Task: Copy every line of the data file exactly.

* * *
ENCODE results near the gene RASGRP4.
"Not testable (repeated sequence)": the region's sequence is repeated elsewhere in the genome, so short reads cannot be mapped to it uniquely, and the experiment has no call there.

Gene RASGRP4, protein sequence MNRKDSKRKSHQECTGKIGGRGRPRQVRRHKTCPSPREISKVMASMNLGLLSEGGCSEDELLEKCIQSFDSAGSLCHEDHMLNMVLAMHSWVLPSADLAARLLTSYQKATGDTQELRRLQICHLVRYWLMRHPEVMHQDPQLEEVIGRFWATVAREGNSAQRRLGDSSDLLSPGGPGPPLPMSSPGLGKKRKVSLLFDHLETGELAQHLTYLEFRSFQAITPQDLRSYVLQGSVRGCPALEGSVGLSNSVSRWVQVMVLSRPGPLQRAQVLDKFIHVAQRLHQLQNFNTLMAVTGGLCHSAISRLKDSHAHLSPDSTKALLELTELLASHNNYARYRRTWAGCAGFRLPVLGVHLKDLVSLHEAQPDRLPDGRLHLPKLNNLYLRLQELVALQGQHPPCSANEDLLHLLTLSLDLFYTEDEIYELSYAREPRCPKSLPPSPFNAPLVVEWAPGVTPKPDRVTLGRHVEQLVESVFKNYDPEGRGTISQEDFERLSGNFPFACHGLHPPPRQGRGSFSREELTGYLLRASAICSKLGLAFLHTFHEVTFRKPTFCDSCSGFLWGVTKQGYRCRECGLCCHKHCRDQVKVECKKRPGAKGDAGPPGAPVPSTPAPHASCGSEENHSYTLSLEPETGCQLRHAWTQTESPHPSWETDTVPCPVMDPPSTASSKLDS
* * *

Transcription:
ENCODE results near the gene RASGRP4.
"Not testable (repeated sequence)": the region's sequence is repeated elsewhere in the genome, so short reads cannot be mapped to it uniquely, and the experiment has no call there.

Gene RASGRP4, protein sequence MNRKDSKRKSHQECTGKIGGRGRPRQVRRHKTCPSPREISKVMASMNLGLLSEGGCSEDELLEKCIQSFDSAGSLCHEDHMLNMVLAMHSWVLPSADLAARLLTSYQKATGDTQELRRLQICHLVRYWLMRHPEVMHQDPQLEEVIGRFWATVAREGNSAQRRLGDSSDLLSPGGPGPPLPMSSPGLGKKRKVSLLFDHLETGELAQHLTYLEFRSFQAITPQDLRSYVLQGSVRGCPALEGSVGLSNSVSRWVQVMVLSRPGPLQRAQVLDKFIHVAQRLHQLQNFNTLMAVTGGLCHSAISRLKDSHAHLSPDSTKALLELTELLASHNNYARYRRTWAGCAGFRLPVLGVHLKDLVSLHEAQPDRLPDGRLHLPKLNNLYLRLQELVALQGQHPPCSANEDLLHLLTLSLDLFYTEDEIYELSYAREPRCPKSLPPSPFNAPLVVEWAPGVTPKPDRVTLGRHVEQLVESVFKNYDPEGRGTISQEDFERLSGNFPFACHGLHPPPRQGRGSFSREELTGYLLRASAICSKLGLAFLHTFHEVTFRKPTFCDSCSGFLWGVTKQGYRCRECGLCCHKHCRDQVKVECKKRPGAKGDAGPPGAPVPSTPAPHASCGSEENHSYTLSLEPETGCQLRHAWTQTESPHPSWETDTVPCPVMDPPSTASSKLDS